For the holidays, Global News is releasing questions and answers with local leaders in Barrie and Simcoe County so that residents can get to know their officials better.
In this installment, the Simcoe Muskoka District Health Unit’s medical officer of health, Charles Gardner, reflects on the last decade and where Simcoe County and the District of Muskoka could be headed in terms of health.
Global News: What were you doing in 2010 and how does that contribute to where you are today?
Charles Gardner: In 2009, public health throughout the world responded to an influenza pandemic. This required us to stop most of our regular program delivery and re-deploy our staff to vaccinate the population against this new influenza strain over a six-week period late in the year.
Moving into the new year of 2010, we were recovering from our response to the pandemic and commencing our health protection, health promotion and disease prevention programming. At that time, we also had to continue with our preparations to manage the impacts on our communities from the G8 summit. Responding to communicable disease outbreaks, which happen frequently each year, and to community emergencies will always be the highest-profile aspects of our public health mandate.
GN: How were you hoping things might shape up in Simcoe Muskoka over the last decade in terms of health and wellness (from 2010 until now)?
Gardner: Our staff and board of health had always focused on the full provision of the many programs that we’ve offered to prevent disease. Our board continued to maintain and fulfill strategic plans, with a focus on the determinants of health, putting a spotlight on municipal, provincial and federal government policy changes needed to create healthy living conditions for all.
Over the last 15 years, our work has included advocacy for healthy public policy and action on tobacco and alcohol control, changing the design of our communities to encourage and support people to safely walk, cycle and use public transit, enhancing green spaces in our neighbourhoods and better ensuring access to the basic needs. In more recent years, this has included advocacy for a guaranteed annual income.
GN: How did events end up shaping up in the last decade?
GN: How has the make-up of Simcoe Muskoka changed over the last decade? How does this drive your decisions?
Gardner: New issues arise, and we respond. The legalization of cannabis requires us to provide guidance and support to our municipalities. The tragic and rapid rise of opioid poisoning and deaths in our communities has been a great concern to us, and we’ve worked with healthcare partners, social service agencies, police agencies, the education sector, upper-tier municipalities and others to create a plan of action. Opioid deaths continue to be alarmingly high, and we continue to put a great deal of our resources behind its control.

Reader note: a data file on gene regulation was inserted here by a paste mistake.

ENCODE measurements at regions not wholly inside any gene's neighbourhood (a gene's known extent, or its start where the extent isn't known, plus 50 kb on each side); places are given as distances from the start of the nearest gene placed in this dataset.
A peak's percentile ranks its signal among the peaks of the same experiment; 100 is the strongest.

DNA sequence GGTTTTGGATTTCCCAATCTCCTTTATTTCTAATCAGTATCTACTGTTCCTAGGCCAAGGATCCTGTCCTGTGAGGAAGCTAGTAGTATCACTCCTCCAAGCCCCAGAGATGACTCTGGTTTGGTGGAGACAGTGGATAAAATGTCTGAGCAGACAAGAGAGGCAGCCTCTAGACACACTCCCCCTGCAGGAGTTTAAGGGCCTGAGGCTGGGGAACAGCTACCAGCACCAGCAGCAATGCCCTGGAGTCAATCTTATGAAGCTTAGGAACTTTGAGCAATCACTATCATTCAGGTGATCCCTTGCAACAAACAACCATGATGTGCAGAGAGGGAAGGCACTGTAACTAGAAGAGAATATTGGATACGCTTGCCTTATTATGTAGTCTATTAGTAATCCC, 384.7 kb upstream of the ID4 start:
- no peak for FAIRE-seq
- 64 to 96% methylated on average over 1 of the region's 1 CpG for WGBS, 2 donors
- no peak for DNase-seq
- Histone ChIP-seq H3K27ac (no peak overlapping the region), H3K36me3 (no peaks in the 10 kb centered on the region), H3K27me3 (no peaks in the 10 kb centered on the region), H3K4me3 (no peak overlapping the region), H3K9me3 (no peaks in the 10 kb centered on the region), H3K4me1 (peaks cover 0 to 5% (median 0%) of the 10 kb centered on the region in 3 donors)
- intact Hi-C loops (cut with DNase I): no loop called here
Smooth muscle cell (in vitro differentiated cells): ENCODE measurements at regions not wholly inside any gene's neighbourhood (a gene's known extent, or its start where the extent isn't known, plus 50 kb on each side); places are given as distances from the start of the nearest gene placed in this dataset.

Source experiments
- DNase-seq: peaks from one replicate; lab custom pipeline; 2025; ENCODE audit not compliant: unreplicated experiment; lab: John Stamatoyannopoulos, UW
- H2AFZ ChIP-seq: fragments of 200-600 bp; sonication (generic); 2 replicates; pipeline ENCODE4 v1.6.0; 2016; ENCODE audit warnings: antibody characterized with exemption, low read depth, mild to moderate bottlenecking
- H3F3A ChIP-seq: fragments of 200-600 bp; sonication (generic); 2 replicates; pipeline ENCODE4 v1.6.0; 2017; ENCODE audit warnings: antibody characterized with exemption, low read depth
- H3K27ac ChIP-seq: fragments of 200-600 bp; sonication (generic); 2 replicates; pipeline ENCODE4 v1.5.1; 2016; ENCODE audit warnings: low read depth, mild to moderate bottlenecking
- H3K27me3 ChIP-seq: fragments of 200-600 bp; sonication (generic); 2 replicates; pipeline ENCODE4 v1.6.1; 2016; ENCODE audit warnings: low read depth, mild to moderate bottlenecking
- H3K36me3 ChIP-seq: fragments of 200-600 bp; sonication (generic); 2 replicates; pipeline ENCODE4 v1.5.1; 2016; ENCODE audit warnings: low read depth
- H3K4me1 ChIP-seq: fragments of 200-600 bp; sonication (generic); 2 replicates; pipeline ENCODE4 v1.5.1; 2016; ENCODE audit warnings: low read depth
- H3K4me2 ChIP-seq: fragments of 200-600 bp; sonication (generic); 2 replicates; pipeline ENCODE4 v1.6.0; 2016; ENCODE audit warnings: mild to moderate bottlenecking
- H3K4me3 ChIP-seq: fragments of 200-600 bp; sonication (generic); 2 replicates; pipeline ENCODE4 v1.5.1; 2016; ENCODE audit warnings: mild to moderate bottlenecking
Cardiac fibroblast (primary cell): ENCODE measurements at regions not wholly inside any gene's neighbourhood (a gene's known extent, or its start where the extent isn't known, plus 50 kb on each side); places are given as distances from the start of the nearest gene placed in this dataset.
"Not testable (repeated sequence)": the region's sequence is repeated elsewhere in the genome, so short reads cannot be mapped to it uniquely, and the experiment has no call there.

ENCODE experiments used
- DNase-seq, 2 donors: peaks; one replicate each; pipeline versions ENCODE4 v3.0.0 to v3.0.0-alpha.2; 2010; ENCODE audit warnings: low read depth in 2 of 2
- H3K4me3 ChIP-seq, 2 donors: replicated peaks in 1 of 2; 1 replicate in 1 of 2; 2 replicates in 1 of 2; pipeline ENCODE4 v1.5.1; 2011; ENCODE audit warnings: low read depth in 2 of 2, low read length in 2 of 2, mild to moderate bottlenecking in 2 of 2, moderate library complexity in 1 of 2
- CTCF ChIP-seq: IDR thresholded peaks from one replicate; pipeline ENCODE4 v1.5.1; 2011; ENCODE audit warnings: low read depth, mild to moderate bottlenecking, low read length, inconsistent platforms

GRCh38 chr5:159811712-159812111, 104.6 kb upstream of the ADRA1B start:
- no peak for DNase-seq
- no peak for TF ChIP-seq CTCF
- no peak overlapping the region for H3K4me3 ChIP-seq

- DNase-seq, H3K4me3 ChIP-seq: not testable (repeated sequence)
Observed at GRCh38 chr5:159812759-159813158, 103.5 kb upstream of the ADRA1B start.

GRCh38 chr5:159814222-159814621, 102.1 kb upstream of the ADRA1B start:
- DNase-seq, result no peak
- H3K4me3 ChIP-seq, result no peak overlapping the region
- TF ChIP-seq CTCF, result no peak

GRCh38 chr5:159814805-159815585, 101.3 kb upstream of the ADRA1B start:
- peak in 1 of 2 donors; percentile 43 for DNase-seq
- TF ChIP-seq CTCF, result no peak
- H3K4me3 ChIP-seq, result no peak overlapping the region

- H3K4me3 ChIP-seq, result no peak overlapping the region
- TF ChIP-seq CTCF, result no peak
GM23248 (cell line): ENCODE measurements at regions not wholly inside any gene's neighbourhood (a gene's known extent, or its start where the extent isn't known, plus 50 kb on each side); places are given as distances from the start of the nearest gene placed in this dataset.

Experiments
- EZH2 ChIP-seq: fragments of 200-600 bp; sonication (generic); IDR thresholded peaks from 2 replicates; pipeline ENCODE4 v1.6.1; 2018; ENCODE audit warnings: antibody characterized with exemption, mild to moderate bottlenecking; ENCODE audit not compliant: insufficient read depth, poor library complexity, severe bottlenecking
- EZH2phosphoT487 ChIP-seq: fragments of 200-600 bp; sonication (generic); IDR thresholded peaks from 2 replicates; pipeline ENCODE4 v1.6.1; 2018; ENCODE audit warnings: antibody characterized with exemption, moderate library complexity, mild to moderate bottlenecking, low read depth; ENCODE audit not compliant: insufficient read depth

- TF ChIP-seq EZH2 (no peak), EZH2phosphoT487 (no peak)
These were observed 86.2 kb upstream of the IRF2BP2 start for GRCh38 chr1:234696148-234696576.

GN: Do you think the health unit has been able to address gaps in the system over the last decade? If so, how has the health unit been able to do this?
GN: Do you think the health unit has been able to improve access to health services and programs over the last decade? If so, how has the health unit been able to do this? What has it done specifically to improve access?
Gardner: It is our work with the very young that carries the greatest potential for the improvement of population health. The board has advocated for breastfeeding-friendly policies. Our work in reproductive and child health is essential. This has included our Healthy Babies Healthy Children program, a home visitation program for newborns in vulnerable circumstances.
GN: What do you think is the biggest challenge facing Simcoe Muskoka over the next decade in terms of health and wellness?
Gardner: Climate change has been identified by the World Health Organization as the defining public health issue of our time. Since 2014, climate change has been a strategic priority of our board, leading us to develop a health vulnerability assessment of our communities, with projections on climate change health impacts into the 2080s. Much of our work with our communities over the years does much to reduce our carbon footprint and to prepare us for the changing climate that will come.
Over the next decade and beyond, our full intention is to work with our communities toward the substantial changes needed to manage the climate crisis, while also reaping the health benefits that come with such changes. In having our communities become less car dependent, to be complete, compact, connected and green, and to employ a just transition that doesn’t leave anyone behind, we will go a long way to achieving health for all.
Such changes will not be easy, but also they will not be avoidable if we are to succeed in managing the climate crisis.